Last week, the Delta Stewardship Council (DSC) held a public hearing to review proposed changes to how spending decisions on the maintenance of Delta levees are made, and the plan — known as the Delta Levee Investment Strategy (DLIS) — has drawn criticism from several sources.
Among the criticisms leveled at the DLIS is a concern that Delta towns, including Discovery Bay and Rio Vista, were ranked second among the three risk classifications, and heritage towns like Courtland, Hood, Walnut Grove and Locke received the lowest risk classification. Meanwhile, it’s asserted by critics like Deirdre Des Jardins, principal with California Water Research, that islands and tracts related to the export of Delta water via the State Water Project received the highest prioritization.
“Shifting state taxpayer funds to pay for improvements to Sherman Island and Twitchell Island from Rio Vista, Discovery Bay and North Delta legacy towns may not increase water supply reliability and may have significant impacts on small businesses, life and property in the Delta,” wrote Des Jardins in a letter to the DSC.
Urban levees in West Sacramento and Stockton did receive top-tier prioritization, as did Bethel Island — a fact Des Jardins noted in a blog post where she called investment in those areas “important.”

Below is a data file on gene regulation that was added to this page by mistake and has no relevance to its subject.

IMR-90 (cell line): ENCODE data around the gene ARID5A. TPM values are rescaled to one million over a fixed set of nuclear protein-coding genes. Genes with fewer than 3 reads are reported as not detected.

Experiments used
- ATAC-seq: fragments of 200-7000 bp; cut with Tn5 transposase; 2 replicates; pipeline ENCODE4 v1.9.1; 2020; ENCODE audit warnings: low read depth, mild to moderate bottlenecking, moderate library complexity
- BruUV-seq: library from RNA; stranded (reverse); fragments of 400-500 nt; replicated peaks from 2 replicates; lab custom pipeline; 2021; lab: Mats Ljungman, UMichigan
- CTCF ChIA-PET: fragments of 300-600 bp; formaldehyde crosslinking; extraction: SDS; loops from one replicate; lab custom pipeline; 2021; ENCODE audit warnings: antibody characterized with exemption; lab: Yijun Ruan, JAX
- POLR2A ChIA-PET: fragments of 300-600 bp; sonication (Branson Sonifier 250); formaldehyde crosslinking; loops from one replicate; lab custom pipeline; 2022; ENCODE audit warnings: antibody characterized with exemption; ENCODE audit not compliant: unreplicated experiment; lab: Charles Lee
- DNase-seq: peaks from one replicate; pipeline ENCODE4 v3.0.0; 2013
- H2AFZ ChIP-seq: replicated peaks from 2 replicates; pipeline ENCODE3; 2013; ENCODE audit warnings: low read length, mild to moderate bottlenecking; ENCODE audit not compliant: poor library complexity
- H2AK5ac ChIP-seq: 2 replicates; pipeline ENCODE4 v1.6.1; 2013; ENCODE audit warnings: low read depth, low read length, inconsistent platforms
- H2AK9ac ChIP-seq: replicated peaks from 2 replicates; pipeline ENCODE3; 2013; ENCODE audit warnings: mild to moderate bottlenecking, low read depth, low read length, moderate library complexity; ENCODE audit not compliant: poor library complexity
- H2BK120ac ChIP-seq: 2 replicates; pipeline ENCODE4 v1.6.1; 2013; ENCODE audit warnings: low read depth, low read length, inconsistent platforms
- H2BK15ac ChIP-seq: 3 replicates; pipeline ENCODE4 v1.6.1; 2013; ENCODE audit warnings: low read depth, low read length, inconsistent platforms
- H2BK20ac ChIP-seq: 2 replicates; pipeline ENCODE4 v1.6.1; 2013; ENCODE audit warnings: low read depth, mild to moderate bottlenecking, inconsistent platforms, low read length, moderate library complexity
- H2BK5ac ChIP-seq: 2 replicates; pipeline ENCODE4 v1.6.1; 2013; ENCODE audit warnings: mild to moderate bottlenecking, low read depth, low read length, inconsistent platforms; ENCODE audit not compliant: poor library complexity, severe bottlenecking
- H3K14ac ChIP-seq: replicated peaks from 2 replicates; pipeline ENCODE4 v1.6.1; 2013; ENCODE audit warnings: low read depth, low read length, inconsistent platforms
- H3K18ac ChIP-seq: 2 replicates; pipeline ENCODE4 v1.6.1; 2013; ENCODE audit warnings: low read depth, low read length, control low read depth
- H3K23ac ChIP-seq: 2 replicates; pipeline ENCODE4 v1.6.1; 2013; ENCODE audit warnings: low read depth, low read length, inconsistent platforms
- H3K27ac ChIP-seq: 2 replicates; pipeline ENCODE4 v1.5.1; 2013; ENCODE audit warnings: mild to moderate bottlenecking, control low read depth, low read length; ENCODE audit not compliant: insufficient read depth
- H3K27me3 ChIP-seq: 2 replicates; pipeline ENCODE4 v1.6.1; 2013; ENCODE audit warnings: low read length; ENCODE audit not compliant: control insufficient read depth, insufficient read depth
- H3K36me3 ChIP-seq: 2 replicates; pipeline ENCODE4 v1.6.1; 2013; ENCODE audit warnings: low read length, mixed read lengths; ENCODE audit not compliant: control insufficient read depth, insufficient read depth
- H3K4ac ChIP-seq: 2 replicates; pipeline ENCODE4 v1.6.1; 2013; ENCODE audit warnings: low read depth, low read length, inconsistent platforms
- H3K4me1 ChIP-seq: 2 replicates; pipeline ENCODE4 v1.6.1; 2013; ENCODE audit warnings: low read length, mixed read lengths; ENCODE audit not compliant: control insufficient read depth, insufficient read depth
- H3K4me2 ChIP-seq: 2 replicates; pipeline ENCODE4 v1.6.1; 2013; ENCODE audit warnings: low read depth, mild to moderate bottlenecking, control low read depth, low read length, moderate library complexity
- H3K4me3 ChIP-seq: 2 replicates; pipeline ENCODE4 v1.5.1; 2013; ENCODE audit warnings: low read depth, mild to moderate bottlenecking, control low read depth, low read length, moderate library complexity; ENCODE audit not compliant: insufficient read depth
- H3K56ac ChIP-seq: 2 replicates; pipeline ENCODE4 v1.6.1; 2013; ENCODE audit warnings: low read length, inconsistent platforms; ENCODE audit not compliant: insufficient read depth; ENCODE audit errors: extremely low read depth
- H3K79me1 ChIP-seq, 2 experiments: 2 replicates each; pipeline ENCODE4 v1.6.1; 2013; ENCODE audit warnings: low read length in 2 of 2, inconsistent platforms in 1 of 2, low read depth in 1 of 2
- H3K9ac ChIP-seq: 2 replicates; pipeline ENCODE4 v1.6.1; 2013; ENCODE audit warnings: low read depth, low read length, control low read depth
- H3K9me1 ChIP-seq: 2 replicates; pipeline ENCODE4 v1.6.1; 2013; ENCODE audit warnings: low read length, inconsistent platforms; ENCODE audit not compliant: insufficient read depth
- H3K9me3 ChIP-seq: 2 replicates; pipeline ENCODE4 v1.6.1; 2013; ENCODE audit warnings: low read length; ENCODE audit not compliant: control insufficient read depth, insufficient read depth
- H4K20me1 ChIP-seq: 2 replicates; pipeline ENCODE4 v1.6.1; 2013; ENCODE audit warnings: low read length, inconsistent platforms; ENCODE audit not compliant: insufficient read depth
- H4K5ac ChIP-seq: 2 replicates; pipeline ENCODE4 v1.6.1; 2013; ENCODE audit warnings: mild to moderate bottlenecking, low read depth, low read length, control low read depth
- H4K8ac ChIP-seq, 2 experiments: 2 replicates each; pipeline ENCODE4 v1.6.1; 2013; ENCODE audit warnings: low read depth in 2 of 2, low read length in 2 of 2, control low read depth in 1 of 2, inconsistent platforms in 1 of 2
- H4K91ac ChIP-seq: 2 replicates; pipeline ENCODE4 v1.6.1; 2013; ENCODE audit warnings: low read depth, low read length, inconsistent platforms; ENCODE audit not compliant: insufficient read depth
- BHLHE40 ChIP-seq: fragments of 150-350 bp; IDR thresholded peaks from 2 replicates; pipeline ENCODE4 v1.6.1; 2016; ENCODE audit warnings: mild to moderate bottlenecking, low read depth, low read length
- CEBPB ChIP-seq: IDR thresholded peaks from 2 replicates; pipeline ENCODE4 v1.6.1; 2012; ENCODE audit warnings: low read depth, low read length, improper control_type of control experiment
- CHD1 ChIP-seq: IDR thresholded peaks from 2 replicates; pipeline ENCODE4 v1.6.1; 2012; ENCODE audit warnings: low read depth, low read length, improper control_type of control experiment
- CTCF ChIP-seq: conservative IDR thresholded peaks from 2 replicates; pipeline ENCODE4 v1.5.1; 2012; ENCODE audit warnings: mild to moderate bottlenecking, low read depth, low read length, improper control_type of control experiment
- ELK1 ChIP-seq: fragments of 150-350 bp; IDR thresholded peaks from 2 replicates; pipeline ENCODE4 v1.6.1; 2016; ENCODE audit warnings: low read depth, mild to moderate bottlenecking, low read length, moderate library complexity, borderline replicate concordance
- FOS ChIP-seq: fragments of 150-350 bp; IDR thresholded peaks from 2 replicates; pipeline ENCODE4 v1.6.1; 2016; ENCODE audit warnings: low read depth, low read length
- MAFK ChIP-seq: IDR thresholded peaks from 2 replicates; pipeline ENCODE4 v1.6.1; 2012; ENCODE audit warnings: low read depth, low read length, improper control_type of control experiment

There are, according to the DSC, approximately 1,100 miles of levees in the region defined as the Delta. The levees play a critical role protecting homes, businesses, agricultural areas, historical landmarks and the state’s water delivery infrastructure from flooding. The area is also home to more than 500,000 residents. A catastrophic levee failure could result in a loss of life, property damage and a disruption of water supplies, in addition to other possible consequences.
“The Delta Reform Act (of 2009) created the Delta Stewardship Council and laid out some directives that we were to accomplish,” explained Erin Mullin, senior water resources engineer with the DSC. “We were to write the Delta Plan, and the Delta Plan was to accomplish a certain set of goals. One of those was to set priorities for state investment in Delta levee maintenance, operations and improvements.”
DSC documentation states the frequency of levee failures has diminished over the past 30 years, but at the time the Delta Plan was approved, the state did not have a comprehensive method to prioritize discretionary spending on flood risk management to ensure the spending was in line with the state’s long-term objectives. An interim methodology was put in place in 2013 while the DLIS was developed.
With the adoption of the DLIS in April 2018, the DSC developed a three-tiered risk assessment, and 144 islands and tracts were ranked as either “very high,” “high” or “other priority” to “ensure that the limited public funds available are expended first for improvements that are most critical to protect lives, property and state interests.” The plan further directs the Department of Water Resources — the state agency responsible for funding and completing the work related to levee maintenance and flood management — to fully fund each higher-priority objective before projects with a lower priority can be addressed. The DLIS identified 17 islands and tracts as very high priorities, and work on the remaining 36 high-priority and 91 other-priority properties would be prohibited until funding for the 17 very-high priority parcels is secured.